Firms have an important role to play in the response to COVID-19, but they can’t do it alone. Instead, they should consider the unique ability of the nonprofit sector to serve hard-to-reach populations during disasters, writes Wharton management professor Aline Gatignon in this opinion piece.
LVMH, the parent company to Luis Vuitton, is repurposing its supply chains to make hand sanitizer in France. Facebook is matching $20 million in online donations to the United Nations Foundation and the World Health Organization’s COVID-19 Solidarity Response Fund. China’s Alibaba founder Jack Ma is donating face masks and coronavirus testing kits to the U.S. and to countries across Africa. Near my home, &Pizza is offering to deliver free pies to healthcare professionals.
Companies shouldn’t be retrenching and waiting out the coronavirus pandemic until they can go back to business as usual. They need to be part of the solution, now. The private sector has suffered a loss of public trust around the world recently, as have many other collective institutions – including our governments. This is the time to reclaim that trust: Business leaders should step up and demonstrate the power of the private sector to mobilize resources, generate innovative solutions and scale them up fast.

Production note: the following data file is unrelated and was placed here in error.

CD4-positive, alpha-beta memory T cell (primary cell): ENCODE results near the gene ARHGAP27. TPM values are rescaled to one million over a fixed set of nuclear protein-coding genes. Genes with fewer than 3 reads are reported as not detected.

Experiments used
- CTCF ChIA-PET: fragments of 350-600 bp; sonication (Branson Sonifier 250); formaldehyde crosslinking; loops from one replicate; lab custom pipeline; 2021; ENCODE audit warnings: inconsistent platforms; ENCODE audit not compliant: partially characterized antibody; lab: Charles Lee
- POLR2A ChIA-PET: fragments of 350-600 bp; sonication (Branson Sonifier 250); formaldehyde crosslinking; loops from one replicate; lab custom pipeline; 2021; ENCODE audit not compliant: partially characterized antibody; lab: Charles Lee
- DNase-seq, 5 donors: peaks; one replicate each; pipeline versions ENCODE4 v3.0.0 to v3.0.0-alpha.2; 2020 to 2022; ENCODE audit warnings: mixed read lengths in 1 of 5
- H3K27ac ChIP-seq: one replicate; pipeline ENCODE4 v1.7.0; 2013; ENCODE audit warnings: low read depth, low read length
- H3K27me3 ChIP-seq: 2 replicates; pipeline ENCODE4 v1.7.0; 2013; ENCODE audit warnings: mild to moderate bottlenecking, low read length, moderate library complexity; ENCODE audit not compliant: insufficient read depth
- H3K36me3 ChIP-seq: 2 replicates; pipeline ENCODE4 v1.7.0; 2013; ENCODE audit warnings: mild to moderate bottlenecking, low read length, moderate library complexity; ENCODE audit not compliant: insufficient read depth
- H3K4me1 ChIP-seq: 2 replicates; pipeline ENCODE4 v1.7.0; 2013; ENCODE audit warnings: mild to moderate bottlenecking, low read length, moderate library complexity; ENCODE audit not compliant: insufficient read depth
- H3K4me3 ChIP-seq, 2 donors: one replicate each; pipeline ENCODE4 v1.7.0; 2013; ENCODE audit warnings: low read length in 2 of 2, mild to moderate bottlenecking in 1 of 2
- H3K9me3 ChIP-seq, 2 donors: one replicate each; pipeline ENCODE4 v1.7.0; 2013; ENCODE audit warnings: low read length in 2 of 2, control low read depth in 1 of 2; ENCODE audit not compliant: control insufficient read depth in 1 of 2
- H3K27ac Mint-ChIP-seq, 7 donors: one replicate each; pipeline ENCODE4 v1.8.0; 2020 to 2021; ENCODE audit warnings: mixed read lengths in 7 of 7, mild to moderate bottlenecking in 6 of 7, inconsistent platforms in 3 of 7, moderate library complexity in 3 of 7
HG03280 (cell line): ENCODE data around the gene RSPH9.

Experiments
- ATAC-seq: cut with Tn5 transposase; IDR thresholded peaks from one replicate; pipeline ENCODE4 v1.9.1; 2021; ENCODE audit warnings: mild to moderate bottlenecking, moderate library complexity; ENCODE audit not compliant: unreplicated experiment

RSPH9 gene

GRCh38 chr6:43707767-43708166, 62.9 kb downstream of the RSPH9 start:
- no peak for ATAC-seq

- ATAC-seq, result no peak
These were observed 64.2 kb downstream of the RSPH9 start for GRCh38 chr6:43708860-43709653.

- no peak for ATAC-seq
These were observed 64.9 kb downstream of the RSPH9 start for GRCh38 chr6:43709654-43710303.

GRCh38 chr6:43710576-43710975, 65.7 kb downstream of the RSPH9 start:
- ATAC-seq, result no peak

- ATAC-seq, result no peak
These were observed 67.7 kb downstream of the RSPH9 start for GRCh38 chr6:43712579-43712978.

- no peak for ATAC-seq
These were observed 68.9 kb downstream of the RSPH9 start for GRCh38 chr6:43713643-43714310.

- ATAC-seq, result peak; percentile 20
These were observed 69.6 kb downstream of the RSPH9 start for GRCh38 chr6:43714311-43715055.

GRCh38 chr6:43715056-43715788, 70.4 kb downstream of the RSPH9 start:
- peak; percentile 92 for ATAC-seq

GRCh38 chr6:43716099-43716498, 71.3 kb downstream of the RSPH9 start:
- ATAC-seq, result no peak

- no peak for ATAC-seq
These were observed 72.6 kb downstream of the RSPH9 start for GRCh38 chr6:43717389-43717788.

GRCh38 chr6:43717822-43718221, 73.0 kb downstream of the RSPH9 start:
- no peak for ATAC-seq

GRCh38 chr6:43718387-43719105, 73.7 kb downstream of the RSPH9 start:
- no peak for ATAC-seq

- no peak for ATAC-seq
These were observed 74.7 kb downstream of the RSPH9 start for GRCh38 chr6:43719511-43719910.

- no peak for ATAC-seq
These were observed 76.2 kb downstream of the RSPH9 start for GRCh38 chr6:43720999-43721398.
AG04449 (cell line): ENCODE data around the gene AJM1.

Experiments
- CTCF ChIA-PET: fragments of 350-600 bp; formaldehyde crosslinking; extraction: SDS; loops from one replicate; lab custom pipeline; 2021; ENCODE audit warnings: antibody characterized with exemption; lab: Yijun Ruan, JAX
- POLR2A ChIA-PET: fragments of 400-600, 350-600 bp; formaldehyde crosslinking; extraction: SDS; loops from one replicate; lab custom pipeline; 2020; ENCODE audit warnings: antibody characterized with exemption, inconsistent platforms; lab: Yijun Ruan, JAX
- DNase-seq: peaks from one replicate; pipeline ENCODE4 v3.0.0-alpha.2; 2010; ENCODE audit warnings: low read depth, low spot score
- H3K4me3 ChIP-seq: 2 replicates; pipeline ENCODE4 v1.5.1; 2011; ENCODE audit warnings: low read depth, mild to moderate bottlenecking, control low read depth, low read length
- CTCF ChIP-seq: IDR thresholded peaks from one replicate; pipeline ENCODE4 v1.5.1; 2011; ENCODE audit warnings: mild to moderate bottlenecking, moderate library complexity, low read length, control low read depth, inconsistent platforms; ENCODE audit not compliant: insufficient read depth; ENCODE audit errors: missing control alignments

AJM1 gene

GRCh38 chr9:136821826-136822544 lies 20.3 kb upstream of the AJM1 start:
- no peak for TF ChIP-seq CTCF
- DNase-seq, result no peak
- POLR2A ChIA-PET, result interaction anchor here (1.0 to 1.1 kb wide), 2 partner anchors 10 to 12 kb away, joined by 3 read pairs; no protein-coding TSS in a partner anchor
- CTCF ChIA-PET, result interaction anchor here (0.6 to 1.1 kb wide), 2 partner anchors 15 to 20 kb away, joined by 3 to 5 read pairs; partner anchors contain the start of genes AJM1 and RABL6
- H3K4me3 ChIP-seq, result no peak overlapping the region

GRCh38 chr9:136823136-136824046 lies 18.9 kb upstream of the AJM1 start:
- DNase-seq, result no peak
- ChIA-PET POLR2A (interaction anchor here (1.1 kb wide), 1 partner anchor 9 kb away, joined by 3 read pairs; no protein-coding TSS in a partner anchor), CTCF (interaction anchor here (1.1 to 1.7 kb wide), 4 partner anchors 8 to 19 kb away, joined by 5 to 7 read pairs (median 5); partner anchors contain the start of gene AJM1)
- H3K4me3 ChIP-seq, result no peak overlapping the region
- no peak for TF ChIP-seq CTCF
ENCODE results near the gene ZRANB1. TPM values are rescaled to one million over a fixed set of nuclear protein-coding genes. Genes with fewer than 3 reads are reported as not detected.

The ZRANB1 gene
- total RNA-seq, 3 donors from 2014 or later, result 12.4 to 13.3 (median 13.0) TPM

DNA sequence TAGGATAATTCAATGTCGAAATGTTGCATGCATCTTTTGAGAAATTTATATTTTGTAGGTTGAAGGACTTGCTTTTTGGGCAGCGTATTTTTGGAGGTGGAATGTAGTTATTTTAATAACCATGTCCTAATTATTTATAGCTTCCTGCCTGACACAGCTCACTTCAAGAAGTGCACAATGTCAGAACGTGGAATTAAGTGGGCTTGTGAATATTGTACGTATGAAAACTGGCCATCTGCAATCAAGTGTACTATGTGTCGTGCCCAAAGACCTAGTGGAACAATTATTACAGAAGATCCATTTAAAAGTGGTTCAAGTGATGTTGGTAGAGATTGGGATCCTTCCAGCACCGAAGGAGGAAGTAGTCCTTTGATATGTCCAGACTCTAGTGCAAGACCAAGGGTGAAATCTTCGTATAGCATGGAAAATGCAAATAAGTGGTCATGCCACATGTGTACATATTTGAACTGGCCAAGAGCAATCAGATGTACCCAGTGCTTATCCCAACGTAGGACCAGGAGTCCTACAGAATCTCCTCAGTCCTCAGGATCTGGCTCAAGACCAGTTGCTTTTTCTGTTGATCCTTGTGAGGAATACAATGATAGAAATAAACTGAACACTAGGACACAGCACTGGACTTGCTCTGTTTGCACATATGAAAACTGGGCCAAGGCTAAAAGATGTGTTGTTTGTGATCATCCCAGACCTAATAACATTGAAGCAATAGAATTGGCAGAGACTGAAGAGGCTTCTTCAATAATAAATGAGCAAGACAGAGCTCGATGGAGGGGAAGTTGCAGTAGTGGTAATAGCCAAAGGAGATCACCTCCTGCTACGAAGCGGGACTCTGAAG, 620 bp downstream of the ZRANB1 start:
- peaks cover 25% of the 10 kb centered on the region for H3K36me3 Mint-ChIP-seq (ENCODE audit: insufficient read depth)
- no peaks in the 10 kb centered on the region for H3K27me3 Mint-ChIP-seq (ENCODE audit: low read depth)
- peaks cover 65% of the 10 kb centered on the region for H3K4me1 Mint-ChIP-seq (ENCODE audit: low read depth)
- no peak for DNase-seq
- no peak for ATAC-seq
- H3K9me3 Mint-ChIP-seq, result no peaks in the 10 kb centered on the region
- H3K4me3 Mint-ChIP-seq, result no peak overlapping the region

But they shouldn’t be doing it alone. Dealing with this pandemic will also require partnering with nonprofit organizations to make sure all our communities around the world are getting the support they need. In a recent article in Strategic Management Journal (see video abstract below), Luis Ballesteros and I show that firms can funnel more donations for disaster relief in developing countries when they do so in partnership with nonprofit organizations — more broadly, firms should consider the unique ability of the nonprofit sector to serve hard-to-reach populations, in places where the infrastructure and services make it particularly complex for businesses to operate.